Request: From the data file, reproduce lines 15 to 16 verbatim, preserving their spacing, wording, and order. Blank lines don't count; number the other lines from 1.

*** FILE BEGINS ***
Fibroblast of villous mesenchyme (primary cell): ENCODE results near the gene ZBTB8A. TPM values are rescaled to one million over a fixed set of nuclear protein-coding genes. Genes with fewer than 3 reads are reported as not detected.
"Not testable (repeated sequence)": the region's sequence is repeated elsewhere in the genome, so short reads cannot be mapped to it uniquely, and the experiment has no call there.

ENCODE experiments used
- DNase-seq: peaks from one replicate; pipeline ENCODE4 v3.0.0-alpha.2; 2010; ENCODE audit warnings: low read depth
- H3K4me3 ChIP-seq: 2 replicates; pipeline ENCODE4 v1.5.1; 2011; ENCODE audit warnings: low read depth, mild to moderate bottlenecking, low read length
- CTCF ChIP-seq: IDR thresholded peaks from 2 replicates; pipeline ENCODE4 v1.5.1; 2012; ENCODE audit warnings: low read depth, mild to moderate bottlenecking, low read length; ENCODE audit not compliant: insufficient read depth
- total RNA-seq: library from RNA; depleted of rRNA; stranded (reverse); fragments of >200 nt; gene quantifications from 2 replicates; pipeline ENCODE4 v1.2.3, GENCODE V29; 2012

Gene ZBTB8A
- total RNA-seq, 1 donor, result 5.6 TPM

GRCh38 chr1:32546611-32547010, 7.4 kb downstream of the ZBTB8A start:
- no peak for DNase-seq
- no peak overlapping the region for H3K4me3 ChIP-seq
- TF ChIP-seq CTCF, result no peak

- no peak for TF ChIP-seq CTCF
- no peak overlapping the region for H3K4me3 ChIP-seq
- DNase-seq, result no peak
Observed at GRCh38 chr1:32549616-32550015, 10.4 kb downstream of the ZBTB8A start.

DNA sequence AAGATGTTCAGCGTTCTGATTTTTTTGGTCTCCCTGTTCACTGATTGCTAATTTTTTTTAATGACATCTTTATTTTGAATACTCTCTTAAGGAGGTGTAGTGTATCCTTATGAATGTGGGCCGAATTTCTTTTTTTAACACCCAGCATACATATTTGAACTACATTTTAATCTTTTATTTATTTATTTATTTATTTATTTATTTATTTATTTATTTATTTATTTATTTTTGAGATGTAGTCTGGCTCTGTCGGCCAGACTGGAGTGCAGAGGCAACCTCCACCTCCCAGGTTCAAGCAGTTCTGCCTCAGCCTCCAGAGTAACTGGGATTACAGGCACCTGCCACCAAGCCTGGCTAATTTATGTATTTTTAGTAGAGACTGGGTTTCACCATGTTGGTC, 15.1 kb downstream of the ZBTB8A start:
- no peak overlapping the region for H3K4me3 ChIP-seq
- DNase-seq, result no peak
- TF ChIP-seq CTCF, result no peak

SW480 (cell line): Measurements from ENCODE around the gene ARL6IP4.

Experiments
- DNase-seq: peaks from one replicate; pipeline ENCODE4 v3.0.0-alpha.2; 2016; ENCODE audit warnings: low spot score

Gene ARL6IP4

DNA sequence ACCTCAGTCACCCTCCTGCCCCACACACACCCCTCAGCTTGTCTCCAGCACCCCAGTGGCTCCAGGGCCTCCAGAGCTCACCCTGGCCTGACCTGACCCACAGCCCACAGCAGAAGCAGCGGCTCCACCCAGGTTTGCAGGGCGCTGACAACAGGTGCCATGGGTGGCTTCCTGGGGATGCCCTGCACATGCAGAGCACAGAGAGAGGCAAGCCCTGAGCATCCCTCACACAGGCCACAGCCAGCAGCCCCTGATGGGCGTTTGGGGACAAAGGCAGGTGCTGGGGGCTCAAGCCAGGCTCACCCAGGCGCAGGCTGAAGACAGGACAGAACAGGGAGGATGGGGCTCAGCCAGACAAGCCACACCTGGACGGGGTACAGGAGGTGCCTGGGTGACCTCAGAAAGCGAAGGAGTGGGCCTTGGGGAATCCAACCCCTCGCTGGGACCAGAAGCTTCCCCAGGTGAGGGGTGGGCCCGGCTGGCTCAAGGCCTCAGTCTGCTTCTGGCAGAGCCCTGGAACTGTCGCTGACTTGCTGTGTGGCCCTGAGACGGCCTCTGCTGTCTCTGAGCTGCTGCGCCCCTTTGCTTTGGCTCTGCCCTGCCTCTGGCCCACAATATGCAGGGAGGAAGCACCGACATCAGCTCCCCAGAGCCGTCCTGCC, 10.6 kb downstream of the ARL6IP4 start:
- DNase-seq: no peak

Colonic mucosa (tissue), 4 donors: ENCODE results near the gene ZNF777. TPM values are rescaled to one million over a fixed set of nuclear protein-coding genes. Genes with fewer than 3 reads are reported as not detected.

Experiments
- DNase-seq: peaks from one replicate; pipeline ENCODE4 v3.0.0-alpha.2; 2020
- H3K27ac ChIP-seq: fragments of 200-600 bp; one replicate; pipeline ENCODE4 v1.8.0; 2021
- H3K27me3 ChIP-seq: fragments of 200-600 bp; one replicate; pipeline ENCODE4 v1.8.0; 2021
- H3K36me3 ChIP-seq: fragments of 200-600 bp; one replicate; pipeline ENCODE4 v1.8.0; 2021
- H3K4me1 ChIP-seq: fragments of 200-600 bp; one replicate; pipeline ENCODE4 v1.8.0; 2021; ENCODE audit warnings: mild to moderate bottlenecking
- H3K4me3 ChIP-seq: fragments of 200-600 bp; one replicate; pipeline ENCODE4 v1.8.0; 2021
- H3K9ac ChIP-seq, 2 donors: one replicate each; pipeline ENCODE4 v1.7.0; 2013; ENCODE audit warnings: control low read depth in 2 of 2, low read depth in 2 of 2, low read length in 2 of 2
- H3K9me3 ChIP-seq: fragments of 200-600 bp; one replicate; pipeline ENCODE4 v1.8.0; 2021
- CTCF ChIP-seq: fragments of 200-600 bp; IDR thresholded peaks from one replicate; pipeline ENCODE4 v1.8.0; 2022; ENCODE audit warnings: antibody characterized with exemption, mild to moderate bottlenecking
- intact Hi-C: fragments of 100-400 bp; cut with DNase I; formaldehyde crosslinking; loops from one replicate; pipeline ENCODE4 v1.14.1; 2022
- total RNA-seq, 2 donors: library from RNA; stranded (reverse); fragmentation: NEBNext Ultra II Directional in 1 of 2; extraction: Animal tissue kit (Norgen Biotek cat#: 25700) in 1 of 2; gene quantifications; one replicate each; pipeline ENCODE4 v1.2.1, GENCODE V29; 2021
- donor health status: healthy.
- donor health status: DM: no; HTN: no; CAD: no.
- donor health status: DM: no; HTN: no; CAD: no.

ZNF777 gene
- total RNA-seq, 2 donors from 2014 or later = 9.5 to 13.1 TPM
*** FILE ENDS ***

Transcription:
- no peak overlapping the region for H3K4me3 ChIP-seq
- DNase-seq, result no peak